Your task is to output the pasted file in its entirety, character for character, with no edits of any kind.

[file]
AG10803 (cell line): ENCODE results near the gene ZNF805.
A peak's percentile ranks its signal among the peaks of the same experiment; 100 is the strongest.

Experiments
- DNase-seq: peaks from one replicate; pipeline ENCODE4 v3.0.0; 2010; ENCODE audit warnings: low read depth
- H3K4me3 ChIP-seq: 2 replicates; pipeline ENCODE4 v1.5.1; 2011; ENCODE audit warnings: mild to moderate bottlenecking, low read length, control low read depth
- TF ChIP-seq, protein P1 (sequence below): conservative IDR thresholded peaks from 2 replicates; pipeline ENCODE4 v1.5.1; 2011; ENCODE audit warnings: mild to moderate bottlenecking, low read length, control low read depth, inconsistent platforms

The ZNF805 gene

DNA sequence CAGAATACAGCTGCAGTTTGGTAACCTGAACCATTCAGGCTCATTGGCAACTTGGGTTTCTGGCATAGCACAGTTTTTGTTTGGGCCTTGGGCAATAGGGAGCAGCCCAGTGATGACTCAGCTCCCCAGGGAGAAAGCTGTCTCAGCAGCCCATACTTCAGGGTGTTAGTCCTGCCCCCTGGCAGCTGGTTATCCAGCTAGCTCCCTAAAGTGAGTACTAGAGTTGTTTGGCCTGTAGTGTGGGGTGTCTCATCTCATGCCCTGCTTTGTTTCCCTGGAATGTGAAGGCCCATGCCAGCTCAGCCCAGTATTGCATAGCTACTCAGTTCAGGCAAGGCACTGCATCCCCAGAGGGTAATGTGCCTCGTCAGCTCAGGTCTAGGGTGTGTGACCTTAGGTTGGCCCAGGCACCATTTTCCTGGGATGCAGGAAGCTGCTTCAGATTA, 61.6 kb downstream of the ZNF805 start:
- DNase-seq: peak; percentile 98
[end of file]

AG10803 (cell line): ENCODE results near the gene ZNF805.
A peak's percentile ranks its signal among the peaks of the same experiment; 100 is the strongest.

Experiments
- DNase-seq: peaks from one replicate; pipeline ENCODE4 v3.0.0; 2010; ENCODE audit warnings: low read depth
- H3K4me3 ChIP-seq: 2 replicates; pipeline ENCODE4 v1.5.1; 2011; ENCODE audit warnings: mild to moderate bottlenecking, low read length, control low read depth
- TF ChIP-seq, protein P1 (sequence below): conservative IDR thresholded peaks from 2 replicates; pipeline ENCODE4 v1.5.1; 2011; ENCODE audit warnings: mild to moderate bottlenecking, low read length, control low read depth, inconsistent platforms

The ZNF805 gene

DNA sequence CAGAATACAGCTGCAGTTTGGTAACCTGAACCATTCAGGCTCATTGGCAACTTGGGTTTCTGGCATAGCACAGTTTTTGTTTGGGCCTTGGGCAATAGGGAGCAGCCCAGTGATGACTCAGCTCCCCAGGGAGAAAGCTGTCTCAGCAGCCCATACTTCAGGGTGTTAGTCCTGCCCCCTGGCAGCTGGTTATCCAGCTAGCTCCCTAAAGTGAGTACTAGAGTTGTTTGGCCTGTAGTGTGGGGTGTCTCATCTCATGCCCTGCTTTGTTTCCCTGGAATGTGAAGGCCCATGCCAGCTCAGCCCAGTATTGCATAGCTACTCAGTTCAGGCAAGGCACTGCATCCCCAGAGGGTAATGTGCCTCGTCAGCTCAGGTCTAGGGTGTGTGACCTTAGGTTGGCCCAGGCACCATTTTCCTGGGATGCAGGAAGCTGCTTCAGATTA, 61.6 kb downstream of the ZNF805 start:
- DNase-seq: peak; percentile 98